PreS-Gr 2—Just when it seems that there could not possibly be anything new to present about this trendy color, Seeger creates a tactile treat that yields surprise with every page turn. On a surface that brings its own nubby texture, the thickly applied oils produce luscious scenes, verdant and ripe. As the spreads open, whether the view is of a forest, a still life of limes, or a seascape, each one begs to be touched, and if the eye hasn't spotted the often cleverly concealed diecuts, the hand will find them. Thus the cutout leaves in the "forest green" landscape become the outlines of fish on the next page's "sea green." Sometimes words are disguised in a painting, so "jungle" (green), obvious when seen through the white frame next to a tiger, is camouflaged when the turn reveals Jackson Pollack-style drips across a lizard on the "khaki green" page. Some choices are "wacky": a green zebra. Others give pause; the stop sign is "never" green. The penultimate composition of a child planting a seedling is wordless, inviting listeners, propelled by the internal rhymes, to participate. The conclusion displays a massive trunk leading up to "forever green." Perfectly paced and visually exciting, this title introduces concepts, humor, and the joy of looking to young children; it represents picture book making at its very best.—Wendy Lukehart, Washington DC Public Library
In lush paintings outfitted with cleverly positioned die cuts, Seeger's latest explores the color green. In four simple quatrains, two-word lines each suggest a kind of green, introducing a scene that might show natural, domestic or built elements: "forest green / sea green / lime green / pea green." Two die-cut leaves on a tree in the forest's foreground become, with a page turn, two fish swimming in a sea turtle's wake. At "jungle green," a tiger crouches, peering from thick undergrowth. The page turn yields "khaki green" and a lizard whose pale, spotted body is camouflaged against similarly speckled and splotched earth. The rectangular die cut shared by the tiger and lizard spreads reveals that the words "jungle" and "khaki" are each embedded in the painted scenes: The die cut facilitates the discovery. "[G]low green" shows twilit children chasing tiny circles--luminescent fireflies--near a deep-red barn; with a page turn, the circles are now apples in a tree. The last quatrain--"all green / never green / no green / forever green" spans spreads that conclude in the orchard, near the red barn, with tiny die-cut leaves: on a new plant; on a mature tree. Seeger's paintings vary in perspective and even in perspicacity: For example, flowers and trees are stylistically more naïf than animals. In all, lovely, inventive, engrossing and interactive. (Picture book. 2-6)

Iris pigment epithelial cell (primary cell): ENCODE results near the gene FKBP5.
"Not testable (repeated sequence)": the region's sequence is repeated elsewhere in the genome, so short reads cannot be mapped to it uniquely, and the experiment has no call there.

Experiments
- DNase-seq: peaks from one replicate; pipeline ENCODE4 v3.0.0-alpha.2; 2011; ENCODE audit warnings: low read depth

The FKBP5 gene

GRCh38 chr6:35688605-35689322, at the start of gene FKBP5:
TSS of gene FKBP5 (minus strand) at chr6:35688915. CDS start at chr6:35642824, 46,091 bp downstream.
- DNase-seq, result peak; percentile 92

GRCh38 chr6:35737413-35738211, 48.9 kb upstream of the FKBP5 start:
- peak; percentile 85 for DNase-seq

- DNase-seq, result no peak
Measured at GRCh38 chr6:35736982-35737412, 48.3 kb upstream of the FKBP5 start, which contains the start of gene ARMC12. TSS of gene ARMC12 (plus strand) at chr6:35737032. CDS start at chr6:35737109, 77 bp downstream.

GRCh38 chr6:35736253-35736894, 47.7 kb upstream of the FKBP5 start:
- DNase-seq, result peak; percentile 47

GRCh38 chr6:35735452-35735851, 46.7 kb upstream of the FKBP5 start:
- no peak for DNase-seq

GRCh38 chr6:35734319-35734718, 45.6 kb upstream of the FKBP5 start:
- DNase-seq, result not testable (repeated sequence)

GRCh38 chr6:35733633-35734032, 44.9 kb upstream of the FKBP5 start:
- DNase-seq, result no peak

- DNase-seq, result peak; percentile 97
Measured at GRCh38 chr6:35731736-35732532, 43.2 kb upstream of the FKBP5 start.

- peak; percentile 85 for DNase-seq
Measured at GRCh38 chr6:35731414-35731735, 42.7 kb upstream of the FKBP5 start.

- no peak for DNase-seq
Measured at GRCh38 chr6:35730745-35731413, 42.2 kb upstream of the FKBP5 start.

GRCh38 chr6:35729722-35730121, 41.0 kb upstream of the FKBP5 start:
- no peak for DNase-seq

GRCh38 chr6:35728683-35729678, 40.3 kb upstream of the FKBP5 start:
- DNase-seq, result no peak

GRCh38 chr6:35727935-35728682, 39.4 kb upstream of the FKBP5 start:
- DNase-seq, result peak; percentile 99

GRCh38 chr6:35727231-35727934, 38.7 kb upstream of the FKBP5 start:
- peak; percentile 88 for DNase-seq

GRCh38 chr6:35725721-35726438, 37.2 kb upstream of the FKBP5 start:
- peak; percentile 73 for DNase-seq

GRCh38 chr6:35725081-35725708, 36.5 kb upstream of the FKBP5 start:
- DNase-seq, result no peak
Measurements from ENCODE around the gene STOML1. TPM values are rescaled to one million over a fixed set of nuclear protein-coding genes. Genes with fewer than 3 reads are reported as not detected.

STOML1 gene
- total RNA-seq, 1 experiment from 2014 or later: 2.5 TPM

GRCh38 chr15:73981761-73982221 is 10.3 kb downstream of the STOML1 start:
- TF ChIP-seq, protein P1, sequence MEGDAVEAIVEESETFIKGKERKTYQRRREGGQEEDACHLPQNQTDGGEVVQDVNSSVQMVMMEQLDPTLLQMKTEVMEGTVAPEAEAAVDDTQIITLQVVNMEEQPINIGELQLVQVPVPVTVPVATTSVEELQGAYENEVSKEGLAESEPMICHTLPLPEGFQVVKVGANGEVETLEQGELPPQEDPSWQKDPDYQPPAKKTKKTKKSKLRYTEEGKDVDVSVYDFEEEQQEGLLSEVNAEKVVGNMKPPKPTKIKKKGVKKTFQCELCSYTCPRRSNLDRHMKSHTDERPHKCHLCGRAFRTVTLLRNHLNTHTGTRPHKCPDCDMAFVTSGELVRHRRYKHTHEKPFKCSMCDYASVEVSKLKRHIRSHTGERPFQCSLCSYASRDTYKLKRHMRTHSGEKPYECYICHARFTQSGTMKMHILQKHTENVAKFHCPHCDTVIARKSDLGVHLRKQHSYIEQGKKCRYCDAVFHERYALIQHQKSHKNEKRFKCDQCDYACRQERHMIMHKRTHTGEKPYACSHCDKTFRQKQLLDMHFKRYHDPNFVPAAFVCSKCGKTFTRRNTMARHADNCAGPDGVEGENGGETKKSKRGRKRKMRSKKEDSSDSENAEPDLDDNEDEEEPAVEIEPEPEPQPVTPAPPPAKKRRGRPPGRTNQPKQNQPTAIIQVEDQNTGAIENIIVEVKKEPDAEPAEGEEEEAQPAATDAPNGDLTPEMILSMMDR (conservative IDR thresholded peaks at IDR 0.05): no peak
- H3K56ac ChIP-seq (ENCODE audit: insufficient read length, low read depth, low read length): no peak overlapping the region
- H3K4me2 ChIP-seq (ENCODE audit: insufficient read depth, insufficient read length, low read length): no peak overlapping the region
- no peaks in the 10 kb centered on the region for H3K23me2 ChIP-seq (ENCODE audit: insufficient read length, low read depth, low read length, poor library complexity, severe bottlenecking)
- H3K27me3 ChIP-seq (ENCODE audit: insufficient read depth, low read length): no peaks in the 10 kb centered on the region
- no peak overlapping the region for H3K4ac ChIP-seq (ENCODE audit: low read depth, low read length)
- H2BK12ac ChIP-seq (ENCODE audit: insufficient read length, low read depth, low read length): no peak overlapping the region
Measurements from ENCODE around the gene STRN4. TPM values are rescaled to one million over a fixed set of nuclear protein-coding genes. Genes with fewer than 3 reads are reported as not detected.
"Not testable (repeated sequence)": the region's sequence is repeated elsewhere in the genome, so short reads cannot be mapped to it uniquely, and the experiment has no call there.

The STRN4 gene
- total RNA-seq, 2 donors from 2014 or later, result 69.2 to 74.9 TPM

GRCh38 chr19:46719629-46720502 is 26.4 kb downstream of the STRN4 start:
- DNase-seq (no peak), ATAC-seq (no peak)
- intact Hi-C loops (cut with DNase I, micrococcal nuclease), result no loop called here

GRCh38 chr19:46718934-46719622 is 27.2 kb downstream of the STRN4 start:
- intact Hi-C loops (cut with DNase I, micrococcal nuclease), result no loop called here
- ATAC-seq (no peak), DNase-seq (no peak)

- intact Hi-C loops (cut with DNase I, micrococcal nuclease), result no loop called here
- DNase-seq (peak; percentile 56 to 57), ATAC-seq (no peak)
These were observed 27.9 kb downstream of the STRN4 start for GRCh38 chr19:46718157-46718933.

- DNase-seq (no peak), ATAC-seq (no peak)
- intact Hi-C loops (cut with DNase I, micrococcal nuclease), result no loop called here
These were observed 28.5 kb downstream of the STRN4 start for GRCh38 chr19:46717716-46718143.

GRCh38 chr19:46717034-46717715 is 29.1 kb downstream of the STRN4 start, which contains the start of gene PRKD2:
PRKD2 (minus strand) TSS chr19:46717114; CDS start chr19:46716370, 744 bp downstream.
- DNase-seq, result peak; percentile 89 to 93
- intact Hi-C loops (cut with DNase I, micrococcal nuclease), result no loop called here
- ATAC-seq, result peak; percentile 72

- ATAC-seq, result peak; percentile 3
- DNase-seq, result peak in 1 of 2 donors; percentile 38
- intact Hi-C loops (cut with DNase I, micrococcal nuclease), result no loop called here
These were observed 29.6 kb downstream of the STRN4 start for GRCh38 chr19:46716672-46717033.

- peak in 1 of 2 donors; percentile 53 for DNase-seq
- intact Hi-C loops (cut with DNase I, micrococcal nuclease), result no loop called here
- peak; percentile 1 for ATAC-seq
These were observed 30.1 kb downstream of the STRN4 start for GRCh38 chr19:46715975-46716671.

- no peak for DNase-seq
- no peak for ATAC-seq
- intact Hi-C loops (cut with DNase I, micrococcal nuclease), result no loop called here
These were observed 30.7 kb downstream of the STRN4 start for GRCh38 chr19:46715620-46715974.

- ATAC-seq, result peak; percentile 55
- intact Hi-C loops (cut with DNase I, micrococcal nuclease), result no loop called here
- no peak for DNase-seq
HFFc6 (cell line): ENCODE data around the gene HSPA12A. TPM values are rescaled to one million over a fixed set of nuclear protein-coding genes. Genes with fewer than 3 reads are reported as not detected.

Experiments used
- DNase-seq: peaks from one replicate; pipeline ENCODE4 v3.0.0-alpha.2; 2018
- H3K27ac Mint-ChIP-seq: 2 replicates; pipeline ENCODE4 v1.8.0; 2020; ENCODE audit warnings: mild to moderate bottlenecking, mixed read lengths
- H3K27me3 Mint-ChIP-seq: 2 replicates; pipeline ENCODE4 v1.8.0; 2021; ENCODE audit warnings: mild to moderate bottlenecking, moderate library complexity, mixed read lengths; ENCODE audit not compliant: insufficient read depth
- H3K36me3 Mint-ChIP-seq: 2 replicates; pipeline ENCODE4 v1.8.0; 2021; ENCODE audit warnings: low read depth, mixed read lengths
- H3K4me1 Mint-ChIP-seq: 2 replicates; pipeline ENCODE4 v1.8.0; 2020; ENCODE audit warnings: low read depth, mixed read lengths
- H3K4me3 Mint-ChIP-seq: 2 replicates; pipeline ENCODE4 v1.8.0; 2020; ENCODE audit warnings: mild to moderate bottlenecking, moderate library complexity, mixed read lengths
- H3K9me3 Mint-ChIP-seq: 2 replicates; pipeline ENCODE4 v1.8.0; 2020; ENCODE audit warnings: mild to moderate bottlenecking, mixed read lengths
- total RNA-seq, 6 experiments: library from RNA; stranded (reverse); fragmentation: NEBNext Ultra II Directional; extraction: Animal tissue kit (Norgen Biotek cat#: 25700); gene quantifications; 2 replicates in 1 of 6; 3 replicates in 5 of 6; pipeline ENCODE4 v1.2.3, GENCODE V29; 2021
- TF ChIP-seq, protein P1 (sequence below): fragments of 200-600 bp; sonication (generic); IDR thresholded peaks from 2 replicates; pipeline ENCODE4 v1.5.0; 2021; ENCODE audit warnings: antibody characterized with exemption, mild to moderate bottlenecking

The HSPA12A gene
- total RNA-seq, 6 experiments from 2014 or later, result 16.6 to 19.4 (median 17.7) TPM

…this book begs readers to stop and look, and then look again, discovering and delighting in the vast variety subsumed by a single word: green. In an era when the word has so many shades of meaningfrom ecological to financialit's refreshing to realize that it also stands for such breathtaking visual variety: pale as the skin of an earthworm, deep as the shade under a summer tree.
Kristi Elle Jemtegaard
…one of those deceptively simple picture books that to the casual bookstore browser can seem to be about nothing much at all. But the reader who settles down and slowly pages through its gorgeous acrylic paintings or, better yet, reads it aloud to a young child, will find rich rewards.